The WAVE

illustration of a boy surfing in the seaAs our children head into another academic year this week, there are a lot of things to think about.  Much of the academic year can bring about wonderful learning and social experiences.  Teachers can provide a big source of support and mentoring to children and teens.  And many friendships can blossom.  Just as there are many amazing opportunities, there can be waves of stress and anxiety that our children experience.  Some of these waves are typical and expected, but others can be a big source of discomfort for our children and families.  As we start this academic year, Dr. Pure wants everyone to remember the importance of the health and well-being of young people.

In 2015, the Canadian Mental Health Association (CMHA) estimated that 10-20% of Canadian youth are affected by a mental illness or disorder – this is the single most disabling group of disorders worldwide. The total number of 12-19 year olds in Canada at risk for developing depression is a staggering 3.2 million. We know that mental health issues and illness is increasingly threatening the lives of our children with Canada’s youth suicide rate being the third highest in the industrialized world.
We also know that in Canada, only 1 out of 5 children and teenagers who need mental health services receives them.

In the 2014-2015 academic year, Dr. Pure and her psychology associates, Jennifer Denney-Hazel and Marilyn Roberts, presented a one-day series of talks to teens.  The three topics of conversation were Mental Health in Teens, Anxiety and Depression in Teens, and Attention Deficit Hyperactivity Disorder.

As a part of these conversations, Dr. Pure asked high school students to anonymously complete some standardized questionnaires regarding their mental health.  The questionnaires were the Beck Depression Inventory (BDI-II) and Beck Anxiety Inventory (BAI).  These measures allowed Dr. Pure to examine the level of depression and anxiety in teens.

In conducting this informal research with local teens, it gave our clinic a small snapshot of the current state of mental well-being among young people in the Halifax area.

DEPRESSSION:  Of the 229 teen respondents, 65% reported mild or minimal symptoms of depression on the BDI-II, while 35% answered they had experienced moderate to severe symptoms. 15.4% or the equivalent of 35 teenagers, responded that they experienced severe feelings of depression including low mood, feelings of loneliness, and a large sense of hopelessness about their future.   This statistic is a little higher than the 1 in 5 reported by the 2015 CMHA report.

ANXIETY: For the questions about anxiety on the BAI, 34% teens reported mild/minimal levels of anxiety, 26.2% reported moderate levels, and 39.8% reported severe symptoms. The total number of teens who reported moderate to severe anxiety equalled 66% or the equivalent of 158 teenagers.   As we talk about the “wave” of anxiety, we need to keep in mind that a large number of our youth are experiencing high levels of anxiety and feelings of depression.  With this information our community including parents and teachers can become more aware of the level of depression and anxiety among teens and work to provide support.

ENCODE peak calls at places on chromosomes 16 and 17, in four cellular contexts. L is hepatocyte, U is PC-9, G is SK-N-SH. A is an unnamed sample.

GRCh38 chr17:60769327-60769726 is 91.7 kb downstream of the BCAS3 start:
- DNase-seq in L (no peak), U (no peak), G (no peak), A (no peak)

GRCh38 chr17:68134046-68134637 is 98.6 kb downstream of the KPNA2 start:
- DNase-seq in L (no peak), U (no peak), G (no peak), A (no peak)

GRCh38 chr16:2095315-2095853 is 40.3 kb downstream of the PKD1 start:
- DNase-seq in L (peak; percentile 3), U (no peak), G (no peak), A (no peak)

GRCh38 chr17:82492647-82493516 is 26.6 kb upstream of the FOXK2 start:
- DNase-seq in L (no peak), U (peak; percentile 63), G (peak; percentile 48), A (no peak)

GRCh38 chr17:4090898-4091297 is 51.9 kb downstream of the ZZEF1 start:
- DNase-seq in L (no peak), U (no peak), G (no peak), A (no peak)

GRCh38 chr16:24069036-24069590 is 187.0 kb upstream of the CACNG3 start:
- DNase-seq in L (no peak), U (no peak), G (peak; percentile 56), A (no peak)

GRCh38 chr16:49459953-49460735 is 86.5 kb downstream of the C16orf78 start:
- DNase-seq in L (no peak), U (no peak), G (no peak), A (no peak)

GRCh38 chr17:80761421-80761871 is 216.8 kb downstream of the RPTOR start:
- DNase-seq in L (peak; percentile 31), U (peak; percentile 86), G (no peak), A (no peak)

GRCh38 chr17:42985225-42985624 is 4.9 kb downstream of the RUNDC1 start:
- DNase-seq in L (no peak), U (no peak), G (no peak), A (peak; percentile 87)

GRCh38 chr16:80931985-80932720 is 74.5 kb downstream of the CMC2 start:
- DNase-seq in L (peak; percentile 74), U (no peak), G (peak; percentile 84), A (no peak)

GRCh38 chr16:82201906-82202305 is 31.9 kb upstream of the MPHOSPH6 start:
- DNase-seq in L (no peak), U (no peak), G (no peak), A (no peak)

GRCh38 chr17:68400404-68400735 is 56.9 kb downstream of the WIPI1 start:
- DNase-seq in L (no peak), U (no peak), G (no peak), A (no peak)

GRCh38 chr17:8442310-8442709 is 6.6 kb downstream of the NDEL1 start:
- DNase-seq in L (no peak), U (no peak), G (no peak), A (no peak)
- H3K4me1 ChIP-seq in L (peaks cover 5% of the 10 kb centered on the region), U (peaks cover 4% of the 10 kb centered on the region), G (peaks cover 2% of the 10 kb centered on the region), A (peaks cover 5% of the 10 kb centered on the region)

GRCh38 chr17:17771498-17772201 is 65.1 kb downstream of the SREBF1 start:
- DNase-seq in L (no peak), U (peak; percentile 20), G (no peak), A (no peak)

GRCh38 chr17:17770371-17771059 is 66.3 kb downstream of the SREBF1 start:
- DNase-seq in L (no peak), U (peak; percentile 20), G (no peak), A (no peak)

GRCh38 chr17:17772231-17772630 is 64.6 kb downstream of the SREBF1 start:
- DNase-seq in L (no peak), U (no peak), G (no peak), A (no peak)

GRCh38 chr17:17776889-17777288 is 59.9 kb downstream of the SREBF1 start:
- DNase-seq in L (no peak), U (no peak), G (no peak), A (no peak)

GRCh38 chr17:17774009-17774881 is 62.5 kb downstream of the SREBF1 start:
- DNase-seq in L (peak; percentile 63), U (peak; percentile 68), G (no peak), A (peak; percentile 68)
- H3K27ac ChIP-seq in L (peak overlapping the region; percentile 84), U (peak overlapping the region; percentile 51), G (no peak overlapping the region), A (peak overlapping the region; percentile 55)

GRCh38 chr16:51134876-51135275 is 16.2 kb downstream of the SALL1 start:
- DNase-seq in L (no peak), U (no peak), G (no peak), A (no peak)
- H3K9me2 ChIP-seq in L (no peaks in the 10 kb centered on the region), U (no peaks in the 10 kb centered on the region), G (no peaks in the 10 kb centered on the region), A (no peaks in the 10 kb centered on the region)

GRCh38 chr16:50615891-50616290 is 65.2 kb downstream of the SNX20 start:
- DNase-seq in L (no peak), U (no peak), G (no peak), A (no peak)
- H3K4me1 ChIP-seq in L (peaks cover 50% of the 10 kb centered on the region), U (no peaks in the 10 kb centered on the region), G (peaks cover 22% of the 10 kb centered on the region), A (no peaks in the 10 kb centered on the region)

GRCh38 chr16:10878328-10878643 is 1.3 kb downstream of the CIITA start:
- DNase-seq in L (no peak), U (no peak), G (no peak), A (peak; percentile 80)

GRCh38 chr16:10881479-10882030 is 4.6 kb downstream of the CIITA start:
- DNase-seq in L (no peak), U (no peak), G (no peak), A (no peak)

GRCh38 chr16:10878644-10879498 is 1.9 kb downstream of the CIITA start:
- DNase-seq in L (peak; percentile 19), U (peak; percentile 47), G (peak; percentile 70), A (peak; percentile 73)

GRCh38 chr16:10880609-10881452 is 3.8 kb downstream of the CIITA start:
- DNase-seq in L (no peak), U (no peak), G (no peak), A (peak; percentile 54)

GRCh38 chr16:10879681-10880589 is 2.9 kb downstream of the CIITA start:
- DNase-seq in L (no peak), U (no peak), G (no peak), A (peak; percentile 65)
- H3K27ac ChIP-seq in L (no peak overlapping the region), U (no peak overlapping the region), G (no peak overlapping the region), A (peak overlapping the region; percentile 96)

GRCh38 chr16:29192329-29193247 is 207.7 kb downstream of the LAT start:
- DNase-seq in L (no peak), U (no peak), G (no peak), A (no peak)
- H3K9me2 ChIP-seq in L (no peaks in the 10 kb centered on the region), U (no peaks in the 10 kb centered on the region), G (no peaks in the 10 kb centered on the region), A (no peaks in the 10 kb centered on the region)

While these statistics [collected from local high school teens] paint a grim picture of the state of mental health for young people, there are things that can turn the tide. The Canadian Mental Health Association reports that once depression is recognized, help can make a difference for 80% of people who are affected, and allow them to get back to their regular activities.  We also know from psychological research, that evidence based psychological assessment and treatment for anxiety, can teach individuals to manage the wave.  It is clear that we can teach children and teens to manage excessive worry and feelings of depression, and feel more in control of their life.

So at this time of year when things can become interesting and exciting for many of our children and teens, please remember these statistics.  And please remember to pay attention and to ask questions. Sometimes a simple acknowledgement or validation can help children tell you how they feel.  This can lead to helping them find the psychological support they need but have not been able to ask for.  Sometimes, providing a listening ear without giving any advice can be all that is needed.

It is important to Dr. Pure, Jennifer Denney-Hazel, and Marilyn Roberts as clinicians who work with children and families everyday, to have more dialogue on mental health issues and to help reduce the stigma.  Acknowledging the issues and starting conversations, can only provide support to our children who ride this wave everyday. We ask everyone to join in and take time to pay attention.  It is really important to the psychological integrity of our children and teens,  families, and community.

Written by Kiran Pure, PHD., for Dr. Kiran Pure and Associates Ltd.

 

For more information on the research in this article please reference the following sources:
Anxiety BC. (2014). Anxiety disorders in children and teens. Retrieved from http://www.anxietybc.com/parent/anxiety.php
Bright, F. (2012). Increased levels of anxiety and depression as teenage experience changes over time. Nuffield Foundation. Retrieved from http://www.nuffieldfoundation.org/…/increased-levels-anxiet…
Fast facts about mental illness. Canadian Mental Health Association (2015). Retrieved from http://www.cmha.ca/media/fast-facts-about-mental-illness/
Gray, P. (2010). The decline of play and rise in children’s mental disorders. Psychology Today. Retrieved from https://www.psychologytoday.com/…/the-decline-play-and-rise…
Vuchnich, A., & Chai, C. (2013). Young minds: Stress, anxiety plaguing Canadian youth. Global News. Retrieved from http://globalnews.ca/…/young-minds-stress-anxiety-plaguing…/